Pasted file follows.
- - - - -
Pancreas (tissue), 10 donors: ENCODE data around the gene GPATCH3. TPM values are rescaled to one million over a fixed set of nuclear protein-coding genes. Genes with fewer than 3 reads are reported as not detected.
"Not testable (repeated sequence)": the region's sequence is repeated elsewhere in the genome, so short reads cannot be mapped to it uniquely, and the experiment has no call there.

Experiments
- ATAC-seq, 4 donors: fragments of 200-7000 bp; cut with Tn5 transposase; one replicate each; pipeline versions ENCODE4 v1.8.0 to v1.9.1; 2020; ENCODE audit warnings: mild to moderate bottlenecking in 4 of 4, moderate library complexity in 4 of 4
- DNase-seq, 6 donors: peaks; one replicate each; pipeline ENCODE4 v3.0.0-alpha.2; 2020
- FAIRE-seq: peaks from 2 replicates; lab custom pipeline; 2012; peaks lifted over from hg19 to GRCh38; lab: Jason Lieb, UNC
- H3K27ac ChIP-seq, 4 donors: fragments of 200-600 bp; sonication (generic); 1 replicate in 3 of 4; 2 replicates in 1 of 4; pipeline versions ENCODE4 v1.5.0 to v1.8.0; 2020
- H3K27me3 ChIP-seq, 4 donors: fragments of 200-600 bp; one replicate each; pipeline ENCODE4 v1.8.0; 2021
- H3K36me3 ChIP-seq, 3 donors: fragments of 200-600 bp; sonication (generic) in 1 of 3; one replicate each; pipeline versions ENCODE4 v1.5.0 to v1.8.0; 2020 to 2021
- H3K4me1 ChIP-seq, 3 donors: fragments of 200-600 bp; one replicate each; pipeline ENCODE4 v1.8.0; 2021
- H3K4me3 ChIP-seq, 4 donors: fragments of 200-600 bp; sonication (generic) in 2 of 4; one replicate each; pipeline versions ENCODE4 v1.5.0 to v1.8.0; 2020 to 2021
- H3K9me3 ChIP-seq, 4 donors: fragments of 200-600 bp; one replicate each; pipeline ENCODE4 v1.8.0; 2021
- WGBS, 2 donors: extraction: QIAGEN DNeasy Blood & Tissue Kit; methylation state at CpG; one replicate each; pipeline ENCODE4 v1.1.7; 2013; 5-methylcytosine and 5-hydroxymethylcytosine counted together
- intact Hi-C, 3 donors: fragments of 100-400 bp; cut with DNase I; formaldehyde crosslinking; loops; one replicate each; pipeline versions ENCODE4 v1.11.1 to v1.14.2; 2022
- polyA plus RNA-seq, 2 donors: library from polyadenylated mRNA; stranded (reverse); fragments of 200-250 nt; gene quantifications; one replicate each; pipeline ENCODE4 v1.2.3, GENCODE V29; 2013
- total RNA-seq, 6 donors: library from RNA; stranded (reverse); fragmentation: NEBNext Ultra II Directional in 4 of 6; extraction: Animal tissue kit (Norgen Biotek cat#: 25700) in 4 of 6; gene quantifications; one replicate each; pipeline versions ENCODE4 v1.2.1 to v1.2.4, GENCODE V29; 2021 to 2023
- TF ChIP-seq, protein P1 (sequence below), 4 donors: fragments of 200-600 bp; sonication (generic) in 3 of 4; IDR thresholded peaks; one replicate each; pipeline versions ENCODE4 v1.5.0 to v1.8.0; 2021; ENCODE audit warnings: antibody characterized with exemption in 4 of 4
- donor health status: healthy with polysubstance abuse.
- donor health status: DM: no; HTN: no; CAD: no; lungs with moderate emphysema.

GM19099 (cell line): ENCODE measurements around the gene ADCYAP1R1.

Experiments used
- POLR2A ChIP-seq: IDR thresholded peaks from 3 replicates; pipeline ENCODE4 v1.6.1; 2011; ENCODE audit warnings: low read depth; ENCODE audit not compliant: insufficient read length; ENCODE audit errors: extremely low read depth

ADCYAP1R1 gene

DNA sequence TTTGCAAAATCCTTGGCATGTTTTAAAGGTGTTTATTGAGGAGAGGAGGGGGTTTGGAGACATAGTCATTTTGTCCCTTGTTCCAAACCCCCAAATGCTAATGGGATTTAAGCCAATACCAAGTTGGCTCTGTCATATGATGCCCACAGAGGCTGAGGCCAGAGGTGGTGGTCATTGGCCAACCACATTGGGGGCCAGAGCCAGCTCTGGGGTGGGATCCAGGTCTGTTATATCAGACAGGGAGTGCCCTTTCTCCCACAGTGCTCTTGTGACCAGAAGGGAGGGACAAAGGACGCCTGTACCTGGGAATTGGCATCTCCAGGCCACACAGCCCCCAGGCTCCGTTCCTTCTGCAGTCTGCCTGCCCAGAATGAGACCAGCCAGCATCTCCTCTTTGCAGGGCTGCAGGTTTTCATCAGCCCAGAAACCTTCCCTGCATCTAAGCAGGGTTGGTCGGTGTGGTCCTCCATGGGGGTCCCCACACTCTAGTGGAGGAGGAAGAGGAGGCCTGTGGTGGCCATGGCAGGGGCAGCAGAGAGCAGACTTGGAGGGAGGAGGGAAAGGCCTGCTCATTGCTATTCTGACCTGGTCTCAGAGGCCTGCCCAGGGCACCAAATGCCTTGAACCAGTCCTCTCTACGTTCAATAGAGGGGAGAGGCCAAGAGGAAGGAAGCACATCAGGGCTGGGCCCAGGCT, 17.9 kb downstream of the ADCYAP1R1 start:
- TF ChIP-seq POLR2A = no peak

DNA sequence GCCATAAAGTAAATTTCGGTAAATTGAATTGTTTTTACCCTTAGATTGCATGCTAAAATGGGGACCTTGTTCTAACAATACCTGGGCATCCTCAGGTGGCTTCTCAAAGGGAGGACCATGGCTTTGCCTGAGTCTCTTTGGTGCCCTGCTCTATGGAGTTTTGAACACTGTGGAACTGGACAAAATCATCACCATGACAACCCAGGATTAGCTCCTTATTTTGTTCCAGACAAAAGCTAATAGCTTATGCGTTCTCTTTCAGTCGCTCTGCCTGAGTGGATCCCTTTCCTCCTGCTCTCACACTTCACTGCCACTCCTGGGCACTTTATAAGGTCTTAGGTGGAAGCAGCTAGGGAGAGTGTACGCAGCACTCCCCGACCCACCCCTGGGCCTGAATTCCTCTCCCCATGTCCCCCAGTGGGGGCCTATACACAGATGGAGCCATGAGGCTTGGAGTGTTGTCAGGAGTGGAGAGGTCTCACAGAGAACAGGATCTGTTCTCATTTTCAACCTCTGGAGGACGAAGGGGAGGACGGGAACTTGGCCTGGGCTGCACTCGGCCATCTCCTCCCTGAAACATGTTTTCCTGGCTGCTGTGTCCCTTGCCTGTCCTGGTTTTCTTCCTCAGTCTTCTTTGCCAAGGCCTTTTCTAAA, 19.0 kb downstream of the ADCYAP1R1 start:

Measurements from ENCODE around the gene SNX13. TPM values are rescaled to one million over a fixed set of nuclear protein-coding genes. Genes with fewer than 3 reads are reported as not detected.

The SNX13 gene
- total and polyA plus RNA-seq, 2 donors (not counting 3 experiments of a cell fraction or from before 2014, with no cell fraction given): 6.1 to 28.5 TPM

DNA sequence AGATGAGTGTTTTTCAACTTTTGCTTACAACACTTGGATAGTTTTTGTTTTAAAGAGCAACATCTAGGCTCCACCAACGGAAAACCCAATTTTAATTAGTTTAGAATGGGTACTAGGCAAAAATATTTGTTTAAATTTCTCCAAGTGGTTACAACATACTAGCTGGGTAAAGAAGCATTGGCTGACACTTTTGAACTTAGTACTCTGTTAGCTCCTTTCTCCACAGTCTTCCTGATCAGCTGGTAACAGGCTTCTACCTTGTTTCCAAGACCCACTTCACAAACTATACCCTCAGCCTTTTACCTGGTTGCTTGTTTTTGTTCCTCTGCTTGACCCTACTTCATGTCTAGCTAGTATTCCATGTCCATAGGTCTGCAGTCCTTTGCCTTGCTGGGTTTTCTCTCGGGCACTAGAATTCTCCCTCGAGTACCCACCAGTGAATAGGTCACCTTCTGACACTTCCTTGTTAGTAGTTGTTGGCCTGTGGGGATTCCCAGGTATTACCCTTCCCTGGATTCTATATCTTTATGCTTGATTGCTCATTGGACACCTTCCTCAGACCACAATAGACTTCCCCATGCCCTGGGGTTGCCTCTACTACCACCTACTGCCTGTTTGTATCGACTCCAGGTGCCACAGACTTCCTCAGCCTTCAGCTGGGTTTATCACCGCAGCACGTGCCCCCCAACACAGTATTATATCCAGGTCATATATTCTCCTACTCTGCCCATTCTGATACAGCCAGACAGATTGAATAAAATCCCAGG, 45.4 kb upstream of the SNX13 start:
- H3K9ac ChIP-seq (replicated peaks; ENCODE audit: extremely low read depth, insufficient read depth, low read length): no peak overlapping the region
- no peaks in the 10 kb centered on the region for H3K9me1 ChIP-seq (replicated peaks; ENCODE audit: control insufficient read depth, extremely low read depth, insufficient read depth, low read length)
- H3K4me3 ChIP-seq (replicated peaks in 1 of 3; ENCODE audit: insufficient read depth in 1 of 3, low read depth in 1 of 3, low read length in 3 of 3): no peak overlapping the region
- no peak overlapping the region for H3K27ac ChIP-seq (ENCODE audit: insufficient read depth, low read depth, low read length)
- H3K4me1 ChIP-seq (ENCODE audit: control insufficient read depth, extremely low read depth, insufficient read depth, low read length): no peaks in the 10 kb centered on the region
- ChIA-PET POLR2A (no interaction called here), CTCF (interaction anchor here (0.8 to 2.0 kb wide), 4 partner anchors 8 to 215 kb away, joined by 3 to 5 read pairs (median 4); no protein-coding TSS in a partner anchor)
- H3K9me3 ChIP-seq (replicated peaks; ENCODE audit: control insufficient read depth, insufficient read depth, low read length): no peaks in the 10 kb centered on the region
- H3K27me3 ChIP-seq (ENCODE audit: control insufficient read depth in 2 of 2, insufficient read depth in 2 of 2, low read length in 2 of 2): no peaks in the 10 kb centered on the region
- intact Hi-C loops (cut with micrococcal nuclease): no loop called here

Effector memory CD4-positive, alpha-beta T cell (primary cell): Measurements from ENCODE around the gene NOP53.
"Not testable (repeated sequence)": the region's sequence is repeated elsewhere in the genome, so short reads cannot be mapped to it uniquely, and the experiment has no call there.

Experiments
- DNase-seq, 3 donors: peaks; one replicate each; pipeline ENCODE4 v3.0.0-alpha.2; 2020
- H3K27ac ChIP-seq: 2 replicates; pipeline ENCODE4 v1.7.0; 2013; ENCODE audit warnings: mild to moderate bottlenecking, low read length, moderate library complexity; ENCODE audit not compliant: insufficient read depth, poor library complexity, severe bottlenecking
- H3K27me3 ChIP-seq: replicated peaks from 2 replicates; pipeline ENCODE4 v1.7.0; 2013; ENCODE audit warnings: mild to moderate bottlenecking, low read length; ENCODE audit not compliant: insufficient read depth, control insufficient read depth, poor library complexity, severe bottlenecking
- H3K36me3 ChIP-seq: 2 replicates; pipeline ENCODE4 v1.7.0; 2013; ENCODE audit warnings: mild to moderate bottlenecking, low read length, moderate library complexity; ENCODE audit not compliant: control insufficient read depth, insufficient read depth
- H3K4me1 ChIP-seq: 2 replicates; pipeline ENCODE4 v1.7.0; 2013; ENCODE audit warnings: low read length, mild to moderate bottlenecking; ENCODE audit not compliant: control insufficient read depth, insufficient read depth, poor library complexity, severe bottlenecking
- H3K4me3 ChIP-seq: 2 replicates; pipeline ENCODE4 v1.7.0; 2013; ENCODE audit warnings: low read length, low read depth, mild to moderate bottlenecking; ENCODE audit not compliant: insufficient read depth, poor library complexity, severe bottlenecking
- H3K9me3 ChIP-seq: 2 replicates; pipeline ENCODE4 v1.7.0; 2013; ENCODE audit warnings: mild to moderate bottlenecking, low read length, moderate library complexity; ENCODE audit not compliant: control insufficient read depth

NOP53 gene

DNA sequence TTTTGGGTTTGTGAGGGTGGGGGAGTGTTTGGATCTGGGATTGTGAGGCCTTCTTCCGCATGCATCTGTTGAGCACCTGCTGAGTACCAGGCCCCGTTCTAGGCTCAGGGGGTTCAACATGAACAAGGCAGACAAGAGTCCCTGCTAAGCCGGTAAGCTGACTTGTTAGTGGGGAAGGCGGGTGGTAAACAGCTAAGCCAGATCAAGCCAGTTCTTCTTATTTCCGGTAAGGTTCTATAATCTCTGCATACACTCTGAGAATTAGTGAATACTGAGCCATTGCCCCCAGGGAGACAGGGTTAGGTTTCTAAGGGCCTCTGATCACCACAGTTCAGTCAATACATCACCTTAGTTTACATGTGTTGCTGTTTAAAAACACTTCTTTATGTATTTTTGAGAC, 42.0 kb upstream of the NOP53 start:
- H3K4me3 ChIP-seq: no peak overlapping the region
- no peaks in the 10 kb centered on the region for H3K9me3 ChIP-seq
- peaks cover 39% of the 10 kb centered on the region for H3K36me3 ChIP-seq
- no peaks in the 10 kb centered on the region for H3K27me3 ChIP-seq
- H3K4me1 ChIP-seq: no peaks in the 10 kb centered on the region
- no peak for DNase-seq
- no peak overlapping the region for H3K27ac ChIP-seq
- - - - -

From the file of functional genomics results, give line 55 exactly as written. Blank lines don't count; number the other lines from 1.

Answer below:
- no peaks in the 10 kb centered on the region for H3K27me3 ChIP-seq